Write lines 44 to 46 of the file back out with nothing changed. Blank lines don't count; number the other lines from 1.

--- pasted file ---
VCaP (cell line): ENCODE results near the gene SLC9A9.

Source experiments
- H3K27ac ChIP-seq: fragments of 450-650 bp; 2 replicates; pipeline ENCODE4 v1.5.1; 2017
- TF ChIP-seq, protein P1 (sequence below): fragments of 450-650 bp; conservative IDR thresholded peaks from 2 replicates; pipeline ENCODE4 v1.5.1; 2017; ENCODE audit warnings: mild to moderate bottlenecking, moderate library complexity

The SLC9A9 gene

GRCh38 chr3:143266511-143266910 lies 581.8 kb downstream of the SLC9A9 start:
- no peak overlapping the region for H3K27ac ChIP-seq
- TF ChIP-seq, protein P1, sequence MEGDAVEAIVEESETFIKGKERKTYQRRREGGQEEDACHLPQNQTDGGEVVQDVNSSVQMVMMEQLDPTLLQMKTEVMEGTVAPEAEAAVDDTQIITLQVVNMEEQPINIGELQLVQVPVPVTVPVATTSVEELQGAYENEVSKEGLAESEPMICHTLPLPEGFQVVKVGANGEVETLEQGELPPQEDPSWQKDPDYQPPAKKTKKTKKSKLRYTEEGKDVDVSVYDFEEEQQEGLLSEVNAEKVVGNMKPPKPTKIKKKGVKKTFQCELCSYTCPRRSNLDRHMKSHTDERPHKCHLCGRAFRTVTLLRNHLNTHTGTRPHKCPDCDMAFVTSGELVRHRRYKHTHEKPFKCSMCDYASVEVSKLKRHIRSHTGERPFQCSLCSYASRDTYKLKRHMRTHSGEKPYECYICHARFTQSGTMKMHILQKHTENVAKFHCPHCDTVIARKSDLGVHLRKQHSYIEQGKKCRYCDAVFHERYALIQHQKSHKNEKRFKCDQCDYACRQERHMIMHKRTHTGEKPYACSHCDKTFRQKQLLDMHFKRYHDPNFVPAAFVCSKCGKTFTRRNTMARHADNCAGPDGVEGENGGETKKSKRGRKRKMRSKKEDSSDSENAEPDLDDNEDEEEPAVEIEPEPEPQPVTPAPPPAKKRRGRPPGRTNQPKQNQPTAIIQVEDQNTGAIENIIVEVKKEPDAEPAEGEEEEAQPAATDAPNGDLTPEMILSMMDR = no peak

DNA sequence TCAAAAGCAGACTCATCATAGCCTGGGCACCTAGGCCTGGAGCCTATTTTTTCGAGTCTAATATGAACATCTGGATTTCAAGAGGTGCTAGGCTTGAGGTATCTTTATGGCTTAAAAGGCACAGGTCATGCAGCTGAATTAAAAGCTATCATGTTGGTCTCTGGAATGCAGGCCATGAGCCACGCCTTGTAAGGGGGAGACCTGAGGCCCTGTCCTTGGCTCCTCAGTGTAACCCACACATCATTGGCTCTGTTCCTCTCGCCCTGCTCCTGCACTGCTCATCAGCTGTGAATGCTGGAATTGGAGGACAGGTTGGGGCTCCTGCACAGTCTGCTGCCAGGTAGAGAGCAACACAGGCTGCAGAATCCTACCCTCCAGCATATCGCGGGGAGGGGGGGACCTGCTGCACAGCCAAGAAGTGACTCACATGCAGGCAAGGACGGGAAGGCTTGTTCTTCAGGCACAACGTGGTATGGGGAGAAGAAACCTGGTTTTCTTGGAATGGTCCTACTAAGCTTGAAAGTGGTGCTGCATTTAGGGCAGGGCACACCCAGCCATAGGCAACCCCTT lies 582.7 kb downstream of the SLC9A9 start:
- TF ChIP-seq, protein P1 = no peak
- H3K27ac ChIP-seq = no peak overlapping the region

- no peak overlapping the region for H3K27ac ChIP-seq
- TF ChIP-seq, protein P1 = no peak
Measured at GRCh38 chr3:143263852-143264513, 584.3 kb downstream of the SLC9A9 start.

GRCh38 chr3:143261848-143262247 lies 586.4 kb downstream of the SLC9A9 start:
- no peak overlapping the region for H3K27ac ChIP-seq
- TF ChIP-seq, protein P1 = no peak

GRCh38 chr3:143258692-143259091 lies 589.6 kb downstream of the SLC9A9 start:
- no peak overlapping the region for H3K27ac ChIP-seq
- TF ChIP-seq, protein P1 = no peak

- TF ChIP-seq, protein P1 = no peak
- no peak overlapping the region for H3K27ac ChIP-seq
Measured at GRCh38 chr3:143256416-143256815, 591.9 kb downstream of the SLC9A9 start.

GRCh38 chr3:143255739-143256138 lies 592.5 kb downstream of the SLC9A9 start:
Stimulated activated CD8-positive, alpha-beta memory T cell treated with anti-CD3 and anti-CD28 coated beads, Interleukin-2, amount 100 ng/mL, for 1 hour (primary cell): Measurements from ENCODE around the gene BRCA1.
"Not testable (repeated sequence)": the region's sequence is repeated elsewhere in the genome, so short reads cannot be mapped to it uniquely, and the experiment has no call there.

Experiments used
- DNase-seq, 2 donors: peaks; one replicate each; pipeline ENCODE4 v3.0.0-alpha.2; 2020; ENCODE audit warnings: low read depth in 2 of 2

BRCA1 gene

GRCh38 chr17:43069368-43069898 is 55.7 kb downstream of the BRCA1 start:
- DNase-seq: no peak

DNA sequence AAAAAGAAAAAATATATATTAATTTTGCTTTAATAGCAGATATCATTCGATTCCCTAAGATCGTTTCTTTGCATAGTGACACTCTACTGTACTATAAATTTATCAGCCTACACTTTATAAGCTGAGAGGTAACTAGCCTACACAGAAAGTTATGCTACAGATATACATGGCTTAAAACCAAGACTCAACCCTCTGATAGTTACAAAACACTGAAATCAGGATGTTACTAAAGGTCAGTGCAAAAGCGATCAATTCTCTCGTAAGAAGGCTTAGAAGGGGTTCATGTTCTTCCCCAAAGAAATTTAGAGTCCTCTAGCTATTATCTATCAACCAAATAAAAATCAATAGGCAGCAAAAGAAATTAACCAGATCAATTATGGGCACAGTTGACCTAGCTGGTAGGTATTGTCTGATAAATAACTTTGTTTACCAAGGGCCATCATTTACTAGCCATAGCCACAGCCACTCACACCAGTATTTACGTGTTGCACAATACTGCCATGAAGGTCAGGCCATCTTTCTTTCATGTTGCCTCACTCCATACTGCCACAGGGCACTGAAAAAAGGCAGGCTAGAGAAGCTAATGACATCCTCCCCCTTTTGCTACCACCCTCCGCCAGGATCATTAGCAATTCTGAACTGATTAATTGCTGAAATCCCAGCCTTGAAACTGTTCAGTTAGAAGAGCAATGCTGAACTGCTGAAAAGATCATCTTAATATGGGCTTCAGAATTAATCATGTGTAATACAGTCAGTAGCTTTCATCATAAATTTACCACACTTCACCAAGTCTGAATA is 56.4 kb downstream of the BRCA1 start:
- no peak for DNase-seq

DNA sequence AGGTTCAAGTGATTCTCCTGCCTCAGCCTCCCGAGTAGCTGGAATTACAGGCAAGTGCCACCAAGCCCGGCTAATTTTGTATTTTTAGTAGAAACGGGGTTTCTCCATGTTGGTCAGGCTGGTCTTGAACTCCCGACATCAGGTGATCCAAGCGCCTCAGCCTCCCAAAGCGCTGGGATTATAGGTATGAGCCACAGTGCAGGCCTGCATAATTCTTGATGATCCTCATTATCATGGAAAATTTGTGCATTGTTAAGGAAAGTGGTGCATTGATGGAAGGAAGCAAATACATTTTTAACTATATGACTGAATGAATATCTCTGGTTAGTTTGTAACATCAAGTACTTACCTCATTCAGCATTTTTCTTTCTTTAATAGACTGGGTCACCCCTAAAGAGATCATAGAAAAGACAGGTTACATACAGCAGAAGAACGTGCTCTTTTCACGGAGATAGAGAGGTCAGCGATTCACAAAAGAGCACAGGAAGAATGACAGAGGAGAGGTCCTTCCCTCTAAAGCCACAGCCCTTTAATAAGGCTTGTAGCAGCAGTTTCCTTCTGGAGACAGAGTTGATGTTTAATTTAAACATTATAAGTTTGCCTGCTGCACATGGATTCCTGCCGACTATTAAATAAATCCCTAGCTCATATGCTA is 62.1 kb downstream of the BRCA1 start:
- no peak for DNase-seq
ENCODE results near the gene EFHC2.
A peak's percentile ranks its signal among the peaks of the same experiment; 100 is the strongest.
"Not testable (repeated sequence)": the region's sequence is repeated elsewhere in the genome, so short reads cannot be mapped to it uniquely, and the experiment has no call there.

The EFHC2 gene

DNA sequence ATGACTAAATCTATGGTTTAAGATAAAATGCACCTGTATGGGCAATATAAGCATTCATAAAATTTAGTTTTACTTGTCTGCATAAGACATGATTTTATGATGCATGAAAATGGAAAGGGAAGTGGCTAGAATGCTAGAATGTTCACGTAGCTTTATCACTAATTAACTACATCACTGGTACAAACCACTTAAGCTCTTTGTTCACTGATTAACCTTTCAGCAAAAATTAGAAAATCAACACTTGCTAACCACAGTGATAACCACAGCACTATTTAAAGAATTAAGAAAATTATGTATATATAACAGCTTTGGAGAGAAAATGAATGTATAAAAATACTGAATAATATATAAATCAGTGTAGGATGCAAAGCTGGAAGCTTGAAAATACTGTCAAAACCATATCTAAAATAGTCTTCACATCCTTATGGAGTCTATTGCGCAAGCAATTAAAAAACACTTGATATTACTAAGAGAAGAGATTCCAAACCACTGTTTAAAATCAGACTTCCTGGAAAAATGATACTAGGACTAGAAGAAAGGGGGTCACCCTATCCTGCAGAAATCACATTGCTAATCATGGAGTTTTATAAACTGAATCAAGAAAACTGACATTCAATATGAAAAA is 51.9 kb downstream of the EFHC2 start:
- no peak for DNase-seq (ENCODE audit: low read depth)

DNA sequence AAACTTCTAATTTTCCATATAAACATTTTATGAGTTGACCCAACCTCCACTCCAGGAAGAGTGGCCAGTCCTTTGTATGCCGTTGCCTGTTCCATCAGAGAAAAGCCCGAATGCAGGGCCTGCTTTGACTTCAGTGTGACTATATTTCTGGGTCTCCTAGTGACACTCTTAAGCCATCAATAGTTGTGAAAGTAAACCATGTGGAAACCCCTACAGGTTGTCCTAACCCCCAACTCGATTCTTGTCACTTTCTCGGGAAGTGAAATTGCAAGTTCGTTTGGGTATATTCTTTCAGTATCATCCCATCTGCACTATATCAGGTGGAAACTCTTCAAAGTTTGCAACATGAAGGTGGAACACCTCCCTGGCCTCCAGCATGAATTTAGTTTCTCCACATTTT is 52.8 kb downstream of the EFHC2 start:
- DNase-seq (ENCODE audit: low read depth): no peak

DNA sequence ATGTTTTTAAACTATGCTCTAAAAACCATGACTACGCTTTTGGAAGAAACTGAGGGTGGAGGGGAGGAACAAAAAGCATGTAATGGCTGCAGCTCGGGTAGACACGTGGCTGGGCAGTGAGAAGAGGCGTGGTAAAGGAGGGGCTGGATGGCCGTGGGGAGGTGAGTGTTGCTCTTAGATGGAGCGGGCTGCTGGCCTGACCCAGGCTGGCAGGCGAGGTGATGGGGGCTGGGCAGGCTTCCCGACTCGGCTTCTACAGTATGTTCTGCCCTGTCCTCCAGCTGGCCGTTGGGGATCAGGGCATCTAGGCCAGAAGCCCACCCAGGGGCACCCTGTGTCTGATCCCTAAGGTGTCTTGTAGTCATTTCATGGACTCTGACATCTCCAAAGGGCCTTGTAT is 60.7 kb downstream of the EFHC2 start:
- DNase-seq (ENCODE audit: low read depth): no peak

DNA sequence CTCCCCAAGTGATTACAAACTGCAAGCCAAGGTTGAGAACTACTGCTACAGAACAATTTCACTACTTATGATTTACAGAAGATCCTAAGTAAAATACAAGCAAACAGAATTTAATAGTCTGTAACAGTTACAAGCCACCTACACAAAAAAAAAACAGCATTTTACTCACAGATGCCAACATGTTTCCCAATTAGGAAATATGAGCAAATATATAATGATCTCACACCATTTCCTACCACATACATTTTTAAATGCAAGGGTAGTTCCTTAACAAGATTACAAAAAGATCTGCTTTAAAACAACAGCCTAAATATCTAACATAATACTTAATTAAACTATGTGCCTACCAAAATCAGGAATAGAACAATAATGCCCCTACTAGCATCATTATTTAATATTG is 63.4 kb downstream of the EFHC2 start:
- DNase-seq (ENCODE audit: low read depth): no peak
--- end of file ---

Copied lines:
DNA sequence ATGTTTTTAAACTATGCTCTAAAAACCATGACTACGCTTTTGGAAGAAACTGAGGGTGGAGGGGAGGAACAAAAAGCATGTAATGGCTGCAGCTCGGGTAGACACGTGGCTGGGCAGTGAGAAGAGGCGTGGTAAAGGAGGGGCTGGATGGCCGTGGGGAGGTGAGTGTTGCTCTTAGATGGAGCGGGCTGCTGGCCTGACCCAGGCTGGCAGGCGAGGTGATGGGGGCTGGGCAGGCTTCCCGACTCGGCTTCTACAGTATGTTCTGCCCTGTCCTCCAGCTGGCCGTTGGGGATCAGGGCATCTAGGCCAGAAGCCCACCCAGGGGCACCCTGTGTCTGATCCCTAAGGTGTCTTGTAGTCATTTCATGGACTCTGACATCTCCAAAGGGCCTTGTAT is 60.7 kb downstream of the EFHC2 start:
- DNase-seq (ENCODE audit: low read depth): no peak

DNA sequence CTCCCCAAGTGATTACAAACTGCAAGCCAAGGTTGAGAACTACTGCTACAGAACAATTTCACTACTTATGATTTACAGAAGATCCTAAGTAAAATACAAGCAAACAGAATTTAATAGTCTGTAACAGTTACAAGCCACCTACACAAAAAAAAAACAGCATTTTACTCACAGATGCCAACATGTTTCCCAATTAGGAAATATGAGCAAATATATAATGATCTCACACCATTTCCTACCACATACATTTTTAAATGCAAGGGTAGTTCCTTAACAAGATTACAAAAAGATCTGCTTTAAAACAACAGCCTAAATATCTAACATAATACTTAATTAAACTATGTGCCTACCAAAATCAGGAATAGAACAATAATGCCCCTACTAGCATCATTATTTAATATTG is 63.4 kb downstream of the EFHC2 start: